“What leads to the tragic event at the end of the movie for Levee, Chadwick’s character, was a complete lack of respect. Because he never dealt with his past, he acted out in a way that only he could; he acted out on impulse. He lashed out at the only people who were available to him to release that [anger] on.

“There is also the thing about Ma being this dark Black heavy woman who people thought was not attractive and she didn’t care what you thought of her. She was her own person—she took up space without apology. [She] demanded respect and therefore created her own agency in a world that didn’t want to give her agency; she grabbed hold of it and lived it.”

Michael Potts as Slow Drag, Chadwick Boseman as Levee, and Colman Domingo
(L to R), Michael Potts as Slow Drag, Chadwick Boseman as Levee, and Colman Domingo. Photo: David Lee/Netflix)

On viewers understanding the full humanity and complexity of African-American life and experience:

“There’s a problem in this country with the dominant culture not seeing us as fully human. [The misconception that] we don’t have the same issues, that we don’t feel pain the same way—that kind of nonsense. What we have had to confront and continue to confront very much like Chadwick’s character, is the trauma of slavery—the trauma of creating a democracy while holding other human beings in bondage; that has not been reckoned with. It will continue to lead to tragic consequences if we do not face that. You do have to recognize and respect African-American people, our stories, our struggle, and our journey because then you’ll begin to understand the texture and the fullness of who we are.”

On working with Chadwick Boseman in his final film role:

“You talk about someone so dedicated to his craft—he worked so hard from the moment he showed up. We were doing regular 12-hour days sometimes and you never saw a flagging in his energy or unwillingness to work. There is a phrase I say in hindsight now [of his]. George [Wolfe] would come in and say, ‘I got everything I need.’ Chad would always be like, ‘No, one more, let me do one more, give me one more.’ So, I had such incredible respect [for him], and more so because in my mind I was like, ‘Oh my God—I’m here with Black Panther. But ‘that’ did not come into the room with Chad. [He and Viola] never made their presence the event—the event was August Wilson’s story.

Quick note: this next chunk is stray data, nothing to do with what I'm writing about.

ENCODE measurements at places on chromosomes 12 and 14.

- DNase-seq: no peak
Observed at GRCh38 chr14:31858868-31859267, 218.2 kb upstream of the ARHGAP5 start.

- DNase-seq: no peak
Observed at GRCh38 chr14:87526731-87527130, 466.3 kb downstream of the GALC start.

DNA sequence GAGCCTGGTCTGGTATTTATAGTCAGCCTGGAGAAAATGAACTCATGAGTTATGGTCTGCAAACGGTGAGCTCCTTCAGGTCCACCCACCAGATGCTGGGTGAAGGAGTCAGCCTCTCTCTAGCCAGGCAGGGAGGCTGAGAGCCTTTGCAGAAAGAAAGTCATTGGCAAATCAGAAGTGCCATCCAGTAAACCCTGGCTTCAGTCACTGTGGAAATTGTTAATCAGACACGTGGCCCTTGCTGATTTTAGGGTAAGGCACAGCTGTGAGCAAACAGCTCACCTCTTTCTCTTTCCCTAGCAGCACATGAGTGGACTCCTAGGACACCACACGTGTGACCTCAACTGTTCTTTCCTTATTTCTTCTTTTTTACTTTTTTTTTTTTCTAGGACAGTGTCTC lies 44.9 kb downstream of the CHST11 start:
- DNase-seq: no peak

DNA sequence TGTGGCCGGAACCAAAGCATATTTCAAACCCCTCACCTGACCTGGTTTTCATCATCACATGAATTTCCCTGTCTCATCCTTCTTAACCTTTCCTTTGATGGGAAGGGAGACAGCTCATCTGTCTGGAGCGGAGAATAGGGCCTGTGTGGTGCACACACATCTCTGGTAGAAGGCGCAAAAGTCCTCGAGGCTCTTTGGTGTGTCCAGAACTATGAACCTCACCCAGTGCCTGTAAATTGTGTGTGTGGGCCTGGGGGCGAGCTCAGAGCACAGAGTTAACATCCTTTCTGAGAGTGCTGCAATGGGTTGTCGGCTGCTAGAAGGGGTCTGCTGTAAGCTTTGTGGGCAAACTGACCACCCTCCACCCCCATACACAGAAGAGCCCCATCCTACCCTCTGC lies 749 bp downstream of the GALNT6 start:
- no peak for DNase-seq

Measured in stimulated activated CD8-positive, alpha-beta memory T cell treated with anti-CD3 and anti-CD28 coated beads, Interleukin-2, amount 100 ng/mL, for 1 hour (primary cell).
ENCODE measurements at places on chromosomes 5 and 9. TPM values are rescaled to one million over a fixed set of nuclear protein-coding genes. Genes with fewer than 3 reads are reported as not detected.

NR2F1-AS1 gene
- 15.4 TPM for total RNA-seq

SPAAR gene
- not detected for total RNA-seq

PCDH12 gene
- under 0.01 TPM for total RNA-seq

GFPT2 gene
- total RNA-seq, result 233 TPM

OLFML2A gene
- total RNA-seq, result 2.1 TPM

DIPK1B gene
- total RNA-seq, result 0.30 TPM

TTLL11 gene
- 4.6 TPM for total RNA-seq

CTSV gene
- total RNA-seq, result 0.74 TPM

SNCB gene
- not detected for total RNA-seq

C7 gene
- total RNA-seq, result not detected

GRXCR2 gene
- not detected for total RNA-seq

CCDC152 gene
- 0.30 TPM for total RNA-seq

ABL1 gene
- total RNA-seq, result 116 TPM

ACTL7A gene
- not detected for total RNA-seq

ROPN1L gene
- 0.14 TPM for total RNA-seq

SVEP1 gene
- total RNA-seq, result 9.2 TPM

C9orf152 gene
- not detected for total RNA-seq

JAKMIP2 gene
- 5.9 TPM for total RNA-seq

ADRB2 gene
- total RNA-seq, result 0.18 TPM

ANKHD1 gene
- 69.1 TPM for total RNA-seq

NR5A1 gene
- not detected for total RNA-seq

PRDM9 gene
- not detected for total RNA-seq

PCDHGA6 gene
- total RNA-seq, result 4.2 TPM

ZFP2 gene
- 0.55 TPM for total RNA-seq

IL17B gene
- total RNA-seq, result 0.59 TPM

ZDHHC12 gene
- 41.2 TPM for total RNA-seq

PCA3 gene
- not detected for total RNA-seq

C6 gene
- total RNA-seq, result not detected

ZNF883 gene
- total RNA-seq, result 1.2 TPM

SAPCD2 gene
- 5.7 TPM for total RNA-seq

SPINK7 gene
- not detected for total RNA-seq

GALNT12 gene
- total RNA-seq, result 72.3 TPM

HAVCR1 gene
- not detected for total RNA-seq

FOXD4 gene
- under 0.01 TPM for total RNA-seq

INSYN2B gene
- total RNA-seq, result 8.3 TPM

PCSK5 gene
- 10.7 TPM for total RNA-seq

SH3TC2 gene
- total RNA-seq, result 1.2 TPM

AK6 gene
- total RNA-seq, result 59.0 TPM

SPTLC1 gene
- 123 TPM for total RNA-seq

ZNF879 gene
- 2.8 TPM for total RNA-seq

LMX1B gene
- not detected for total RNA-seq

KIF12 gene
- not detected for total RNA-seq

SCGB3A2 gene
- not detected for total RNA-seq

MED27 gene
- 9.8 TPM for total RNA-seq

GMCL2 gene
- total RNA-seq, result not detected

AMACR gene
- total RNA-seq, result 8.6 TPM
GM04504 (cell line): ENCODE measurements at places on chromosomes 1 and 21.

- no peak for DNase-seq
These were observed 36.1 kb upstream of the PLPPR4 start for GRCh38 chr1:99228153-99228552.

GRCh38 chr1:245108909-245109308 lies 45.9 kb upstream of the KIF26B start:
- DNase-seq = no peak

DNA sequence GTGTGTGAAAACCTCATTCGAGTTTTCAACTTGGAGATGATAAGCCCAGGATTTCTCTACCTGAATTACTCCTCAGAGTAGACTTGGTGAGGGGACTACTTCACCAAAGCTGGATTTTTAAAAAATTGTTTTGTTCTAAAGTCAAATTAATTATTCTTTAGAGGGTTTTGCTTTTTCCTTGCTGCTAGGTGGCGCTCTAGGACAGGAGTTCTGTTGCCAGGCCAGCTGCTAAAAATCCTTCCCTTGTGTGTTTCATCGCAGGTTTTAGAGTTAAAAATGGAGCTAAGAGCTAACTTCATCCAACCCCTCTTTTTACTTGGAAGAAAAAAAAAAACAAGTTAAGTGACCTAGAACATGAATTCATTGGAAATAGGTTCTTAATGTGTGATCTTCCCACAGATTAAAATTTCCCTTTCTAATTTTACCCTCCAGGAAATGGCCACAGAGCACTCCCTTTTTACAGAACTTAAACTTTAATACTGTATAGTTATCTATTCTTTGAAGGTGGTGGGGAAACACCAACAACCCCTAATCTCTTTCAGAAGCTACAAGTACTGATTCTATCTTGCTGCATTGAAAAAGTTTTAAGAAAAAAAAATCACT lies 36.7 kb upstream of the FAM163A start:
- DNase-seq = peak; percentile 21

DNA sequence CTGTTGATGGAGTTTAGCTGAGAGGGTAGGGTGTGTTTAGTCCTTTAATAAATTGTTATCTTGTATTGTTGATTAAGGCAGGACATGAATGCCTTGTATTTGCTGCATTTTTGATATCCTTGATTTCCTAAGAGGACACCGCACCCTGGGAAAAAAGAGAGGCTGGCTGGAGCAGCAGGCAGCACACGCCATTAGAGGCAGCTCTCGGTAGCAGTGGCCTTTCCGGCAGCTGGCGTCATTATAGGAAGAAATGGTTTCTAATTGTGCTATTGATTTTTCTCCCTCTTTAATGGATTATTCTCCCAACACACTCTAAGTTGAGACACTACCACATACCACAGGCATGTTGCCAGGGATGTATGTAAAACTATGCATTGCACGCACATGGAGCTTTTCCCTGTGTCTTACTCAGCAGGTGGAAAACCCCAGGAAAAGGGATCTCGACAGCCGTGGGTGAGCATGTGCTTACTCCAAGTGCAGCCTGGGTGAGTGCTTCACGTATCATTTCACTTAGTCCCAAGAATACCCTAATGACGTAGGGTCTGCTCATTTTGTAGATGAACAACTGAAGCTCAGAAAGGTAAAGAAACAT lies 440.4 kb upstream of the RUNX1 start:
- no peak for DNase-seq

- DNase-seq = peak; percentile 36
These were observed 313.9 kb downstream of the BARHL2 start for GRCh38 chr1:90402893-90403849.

“There was so much respect for honoring August Wilson’s work and honoring the people with whom you were working. Viola is a force of nature—no question about that—that woman walking around in house shoes [as Rainey] telling people what they can and cannot do. I felt it as an actor, I felt as my character—alright Ma, I ain’t messing with Ma! It was such an appreciation to be able to work with people of this caliber—giants…incredible. Everybody left everything on the floor, no one kept anything for themselves—we put it all out.”

“Ma Rainey’s Black Botom” was directed by George C. Wolfe and adapted for the screen by Ruben Santiago-Hudson. The film is produced by Denzel Washington and Todd Black. Branford Marsalis wrote the movie’s score. Jeremy Shamos (Irvin), Jonny Coyne (Sturdyvant), Taylour Paige (Dussie Mae), and Dusan Brown (Sylvester) also feature in the film.

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Charlotte Beard
Charlotte Beard
Charlotte R. Beard's inspirational byline has appeared in The St. Louis American and her weekly bylines appear on the front pages of the St. Louis County – Community News. She also writes a monthly feature for their magazine. Follow her on Instagram @char_writesforyou and read more of her work at